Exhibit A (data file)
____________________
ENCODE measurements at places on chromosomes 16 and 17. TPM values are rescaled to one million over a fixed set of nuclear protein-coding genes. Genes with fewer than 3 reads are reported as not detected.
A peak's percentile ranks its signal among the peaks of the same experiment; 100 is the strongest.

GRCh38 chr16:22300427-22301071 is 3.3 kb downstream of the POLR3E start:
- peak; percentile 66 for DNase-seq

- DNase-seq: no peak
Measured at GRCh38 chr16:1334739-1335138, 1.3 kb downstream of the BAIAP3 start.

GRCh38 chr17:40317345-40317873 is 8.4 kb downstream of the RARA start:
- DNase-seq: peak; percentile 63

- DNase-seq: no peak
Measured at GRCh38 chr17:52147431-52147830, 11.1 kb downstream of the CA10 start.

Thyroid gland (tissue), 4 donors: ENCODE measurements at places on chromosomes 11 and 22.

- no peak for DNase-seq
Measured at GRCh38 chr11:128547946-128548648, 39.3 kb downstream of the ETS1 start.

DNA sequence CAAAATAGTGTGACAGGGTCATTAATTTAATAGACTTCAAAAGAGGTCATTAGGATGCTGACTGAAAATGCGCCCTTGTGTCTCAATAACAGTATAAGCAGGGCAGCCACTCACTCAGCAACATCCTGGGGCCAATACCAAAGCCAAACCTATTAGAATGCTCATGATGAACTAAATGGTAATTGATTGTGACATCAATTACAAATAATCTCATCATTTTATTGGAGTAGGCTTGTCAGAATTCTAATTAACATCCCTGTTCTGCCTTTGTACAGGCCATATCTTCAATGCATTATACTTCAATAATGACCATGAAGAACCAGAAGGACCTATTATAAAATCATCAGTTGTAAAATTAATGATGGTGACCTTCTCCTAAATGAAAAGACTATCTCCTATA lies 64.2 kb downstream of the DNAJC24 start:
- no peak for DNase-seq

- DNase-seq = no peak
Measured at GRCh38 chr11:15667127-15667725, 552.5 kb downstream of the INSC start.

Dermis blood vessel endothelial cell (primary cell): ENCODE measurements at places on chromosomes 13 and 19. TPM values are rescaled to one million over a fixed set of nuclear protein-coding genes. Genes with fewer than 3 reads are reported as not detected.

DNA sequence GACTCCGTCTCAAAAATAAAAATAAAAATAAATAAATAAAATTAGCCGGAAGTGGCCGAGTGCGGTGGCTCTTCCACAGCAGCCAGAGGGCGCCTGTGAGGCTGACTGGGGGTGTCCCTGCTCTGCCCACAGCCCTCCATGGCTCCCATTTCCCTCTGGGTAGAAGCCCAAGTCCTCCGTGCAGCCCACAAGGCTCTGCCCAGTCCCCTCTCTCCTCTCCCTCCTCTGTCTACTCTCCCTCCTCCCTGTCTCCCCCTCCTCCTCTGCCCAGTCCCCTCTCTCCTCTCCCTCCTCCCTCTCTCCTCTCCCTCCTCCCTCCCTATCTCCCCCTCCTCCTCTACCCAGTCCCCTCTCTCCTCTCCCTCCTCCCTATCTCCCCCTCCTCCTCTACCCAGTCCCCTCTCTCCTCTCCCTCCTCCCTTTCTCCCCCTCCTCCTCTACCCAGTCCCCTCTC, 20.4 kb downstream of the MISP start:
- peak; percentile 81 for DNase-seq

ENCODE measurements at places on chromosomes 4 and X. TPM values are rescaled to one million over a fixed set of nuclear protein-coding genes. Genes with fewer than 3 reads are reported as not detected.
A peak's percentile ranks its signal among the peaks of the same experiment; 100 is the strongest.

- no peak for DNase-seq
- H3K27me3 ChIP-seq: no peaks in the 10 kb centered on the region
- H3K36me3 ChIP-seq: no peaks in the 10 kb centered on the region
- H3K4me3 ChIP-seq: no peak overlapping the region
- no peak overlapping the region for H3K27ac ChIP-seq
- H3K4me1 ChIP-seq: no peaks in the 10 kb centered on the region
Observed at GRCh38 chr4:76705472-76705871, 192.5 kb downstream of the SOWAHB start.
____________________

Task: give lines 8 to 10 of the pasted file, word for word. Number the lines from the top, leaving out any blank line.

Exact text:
- DNase-seq: peak; percentile 63

- DNase-seq: no peak
Measured at GRCh38 chr17:52147431-52147830, 11.1 kb downstream of the CA10 start.